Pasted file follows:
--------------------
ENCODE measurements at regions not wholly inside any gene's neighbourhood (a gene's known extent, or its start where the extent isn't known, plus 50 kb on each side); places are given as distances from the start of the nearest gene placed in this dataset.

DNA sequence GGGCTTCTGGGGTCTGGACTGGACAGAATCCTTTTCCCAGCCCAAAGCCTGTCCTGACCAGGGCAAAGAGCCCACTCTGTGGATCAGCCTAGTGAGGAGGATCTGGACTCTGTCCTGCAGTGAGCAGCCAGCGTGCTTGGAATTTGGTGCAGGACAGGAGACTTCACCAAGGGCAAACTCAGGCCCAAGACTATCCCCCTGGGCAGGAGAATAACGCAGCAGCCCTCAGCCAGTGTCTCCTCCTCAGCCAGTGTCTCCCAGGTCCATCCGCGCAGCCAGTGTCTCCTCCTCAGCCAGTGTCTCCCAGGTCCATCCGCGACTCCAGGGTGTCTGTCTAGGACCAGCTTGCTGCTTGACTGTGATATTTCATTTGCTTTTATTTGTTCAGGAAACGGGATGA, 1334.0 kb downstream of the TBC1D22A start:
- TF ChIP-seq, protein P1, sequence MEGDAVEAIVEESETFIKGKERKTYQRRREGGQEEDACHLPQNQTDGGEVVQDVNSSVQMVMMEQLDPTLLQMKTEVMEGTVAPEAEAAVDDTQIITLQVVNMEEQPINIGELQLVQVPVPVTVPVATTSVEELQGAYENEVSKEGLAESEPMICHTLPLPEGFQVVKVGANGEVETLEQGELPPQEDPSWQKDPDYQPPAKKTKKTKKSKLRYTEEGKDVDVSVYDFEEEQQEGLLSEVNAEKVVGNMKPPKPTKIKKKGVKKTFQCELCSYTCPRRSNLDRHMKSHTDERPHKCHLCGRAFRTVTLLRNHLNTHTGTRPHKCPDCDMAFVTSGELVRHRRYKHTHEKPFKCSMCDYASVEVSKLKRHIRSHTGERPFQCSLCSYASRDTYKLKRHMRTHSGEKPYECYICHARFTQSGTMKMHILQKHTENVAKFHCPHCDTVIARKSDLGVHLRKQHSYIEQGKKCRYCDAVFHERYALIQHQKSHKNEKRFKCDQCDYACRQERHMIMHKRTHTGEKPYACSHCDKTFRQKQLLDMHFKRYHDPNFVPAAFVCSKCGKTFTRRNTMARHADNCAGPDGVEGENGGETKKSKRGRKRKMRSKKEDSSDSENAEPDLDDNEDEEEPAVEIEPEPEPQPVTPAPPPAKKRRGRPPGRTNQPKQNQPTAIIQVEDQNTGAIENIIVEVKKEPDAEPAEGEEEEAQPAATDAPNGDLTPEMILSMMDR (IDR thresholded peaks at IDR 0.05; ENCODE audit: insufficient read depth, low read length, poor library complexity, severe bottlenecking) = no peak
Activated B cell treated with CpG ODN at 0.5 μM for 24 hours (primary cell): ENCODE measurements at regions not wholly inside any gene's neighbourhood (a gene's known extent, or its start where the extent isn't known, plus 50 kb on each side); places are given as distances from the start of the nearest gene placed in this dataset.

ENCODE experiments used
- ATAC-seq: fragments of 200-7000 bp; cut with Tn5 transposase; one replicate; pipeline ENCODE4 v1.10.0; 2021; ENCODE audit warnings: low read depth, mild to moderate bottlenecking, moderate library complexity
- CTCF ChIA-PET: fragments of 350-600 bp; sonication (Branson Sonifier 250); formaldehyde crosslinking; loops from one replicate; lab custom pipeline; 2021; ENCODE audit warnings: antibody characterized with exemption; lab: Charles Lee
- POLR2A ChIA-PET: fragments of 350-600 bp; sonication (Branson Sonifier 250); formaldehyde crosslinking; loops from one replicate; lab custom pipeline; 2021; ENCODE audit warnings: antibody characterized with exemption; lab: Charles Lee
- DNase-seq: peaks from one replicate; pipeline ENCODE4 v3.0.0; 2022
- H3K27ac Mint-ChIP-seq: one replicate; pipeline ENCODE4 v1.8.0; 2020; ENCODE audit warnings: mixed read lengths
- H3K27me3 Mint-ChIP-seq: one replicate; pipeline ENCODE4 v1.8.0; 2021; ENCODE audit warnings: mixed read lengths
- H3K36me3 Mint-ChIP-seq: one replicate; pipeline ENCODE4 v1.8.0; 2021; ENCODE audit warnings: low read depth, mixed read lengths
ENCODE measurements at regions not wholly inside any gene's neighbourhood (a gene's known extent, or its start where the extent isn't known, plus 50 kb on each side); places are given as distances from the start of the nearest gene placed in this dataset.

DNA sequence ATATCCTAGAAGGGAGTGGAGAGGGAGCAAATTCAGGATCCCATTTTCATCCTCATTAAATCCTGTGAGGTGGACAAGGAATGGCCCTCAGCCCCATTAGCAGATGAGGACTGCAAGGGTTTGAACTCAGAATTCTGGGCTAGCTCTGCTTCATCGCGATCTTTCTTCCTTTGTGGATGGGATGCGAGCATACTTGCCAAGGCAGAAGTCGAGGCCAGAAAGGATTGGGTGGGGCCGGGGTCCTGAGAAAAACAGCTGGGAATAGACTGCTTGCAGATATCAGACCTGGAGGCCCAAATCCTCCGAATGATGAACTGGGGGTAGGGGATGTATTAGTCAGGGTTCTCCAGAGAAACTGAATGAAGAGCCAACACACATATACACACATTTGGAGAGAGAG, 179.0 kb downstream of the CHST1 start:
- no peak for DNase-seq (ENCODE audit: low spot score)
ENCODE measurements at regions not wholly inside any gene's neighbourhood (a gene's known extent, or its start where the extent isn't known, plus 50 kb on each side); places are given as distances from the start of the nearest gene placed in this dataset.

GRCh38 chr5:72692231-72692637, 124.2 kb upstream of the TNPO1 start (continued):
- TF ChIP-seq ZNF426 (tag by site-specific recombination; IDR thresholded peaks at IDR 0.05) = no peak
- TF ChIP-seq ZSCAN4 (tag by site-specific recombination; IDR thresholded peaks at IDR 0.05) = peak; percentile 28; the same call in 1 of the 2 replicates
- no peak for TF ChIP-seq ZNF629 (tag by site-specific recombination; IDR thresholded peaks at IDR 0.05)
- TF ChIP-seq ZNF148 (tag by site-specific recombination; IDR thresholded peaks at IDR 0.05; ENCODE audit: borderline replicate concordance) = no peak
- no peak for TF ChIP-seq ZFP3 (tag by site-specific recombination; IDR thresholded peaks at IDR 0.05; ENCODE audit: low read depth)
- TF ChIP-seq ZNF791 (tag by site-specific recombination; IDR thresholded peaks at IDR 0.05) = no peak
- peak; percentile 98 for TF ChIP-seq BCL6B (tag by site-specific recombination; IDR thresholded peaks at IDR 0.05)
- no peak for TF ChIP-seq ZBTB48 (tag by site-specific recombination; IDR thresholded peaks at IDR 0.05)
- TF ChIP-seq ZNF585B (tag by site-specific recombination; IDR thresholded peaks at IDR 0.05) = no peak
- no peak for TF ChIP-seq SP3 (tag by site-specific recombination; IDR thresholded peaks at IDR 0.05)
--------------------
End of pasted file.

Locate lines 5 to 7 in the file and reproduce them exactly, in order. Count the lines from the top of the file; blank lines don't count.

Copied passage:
ENCODE experiments used
- ATAC-seq: fragments of 200-7000 bp; cut with Tn5 transposase; one replicate; pipeline ENCODE4 v1.10.0; 2021; ENCODE audit warnings: low read depth, mild to moderate bottlenecking, moderate library complexity
- CTCF ChIA-PET: fragments of 350-600 bp; sonication (Branson Sonifier 250); formaldehyde crosslinking; loops from one replicate; lab custom pipeline; 2021; ENCODE audit warnings: antibody characterized with exemption; lab: Charles Lee